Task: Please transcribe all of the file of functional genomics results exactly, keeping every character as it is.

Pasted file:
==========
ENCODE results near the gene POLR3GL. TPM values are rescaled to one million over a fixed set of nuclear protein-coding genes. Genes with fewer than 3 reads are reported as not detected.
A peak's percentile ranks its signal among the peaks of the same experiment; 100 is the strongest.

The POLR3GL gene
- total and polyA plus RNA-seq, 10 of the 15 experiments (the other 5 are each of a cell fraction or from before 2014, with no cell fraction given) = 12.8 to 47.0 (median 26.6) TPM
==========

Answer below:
ENCODE results near the gene POLR3GL. TPM values are rescaled to one million over a fixed set of nuclear protein-coding genes. Genes with fewer than 3 reads are reported as not detected.
A peak's percentile ranks its signal among the peaks of the same experiment; 100 is the strongest.

The POLR3GL gene
- total and polyA plus RNA-seq, 10 of the 15 experiments (the other 5 are each of a cell fraction or from before 2014, with no cell fraction given) = 12.8 to 47.0 (median 26.6) TPM